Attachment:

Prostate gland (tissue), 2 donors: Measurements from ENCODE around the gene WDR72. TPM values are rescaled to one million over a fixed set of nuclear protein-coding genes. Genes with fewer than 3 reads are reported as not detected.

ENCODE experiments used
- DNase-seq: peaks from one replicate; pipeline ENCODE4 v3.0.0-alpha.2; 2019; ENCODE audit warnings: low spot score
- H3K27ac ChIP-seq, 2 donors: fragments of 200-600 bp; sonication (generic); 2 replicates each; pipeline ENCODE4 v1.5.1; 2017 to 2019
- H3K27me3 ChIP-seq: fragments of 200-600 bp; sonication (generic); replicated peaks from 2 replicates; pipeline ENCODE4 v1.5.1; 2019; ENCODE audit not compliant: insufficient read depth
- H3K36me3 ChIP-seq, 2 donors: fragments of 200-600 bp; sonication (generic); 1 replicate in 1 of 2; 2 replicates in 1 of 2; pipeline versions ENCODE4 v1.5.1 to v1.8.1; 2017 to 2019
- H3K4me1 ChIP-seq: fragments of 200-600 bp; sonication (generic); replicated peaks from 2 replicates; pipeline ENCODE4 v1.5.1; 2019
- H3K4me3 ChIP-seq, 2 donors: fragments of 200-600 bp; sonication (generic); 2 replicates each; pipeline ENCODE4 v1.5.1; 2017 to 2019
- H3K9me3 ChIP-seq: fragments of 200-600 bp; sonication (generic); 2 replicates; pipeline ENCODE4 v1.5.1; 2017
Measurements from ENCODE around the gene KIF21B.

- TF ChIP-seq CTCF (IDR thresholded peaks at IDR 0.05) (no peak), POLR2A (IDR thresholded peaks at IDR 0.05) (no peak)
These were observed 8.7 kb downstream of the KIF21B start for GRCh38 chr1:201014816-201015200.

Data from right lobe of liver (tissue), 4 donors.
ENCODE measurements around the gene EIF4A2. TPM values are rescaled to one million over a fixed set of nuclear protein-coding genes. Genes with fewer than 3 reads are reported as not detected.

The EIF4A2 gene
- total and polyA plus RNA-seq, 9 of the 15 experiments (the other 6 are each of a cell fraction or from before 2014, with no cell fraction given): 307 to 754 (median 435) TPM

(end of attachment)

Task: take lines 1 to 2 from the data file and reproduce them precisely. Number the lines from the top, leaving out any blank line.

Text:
Prostate gland (tissue), 2 donors: Measurements from ENCODE around the gene WDR72. TPM values are rescaled to one million over a fixed set of nuclear protein-coding genes. Genes with fewer than 3 reads are reported as not detected.

ENCODE experiments used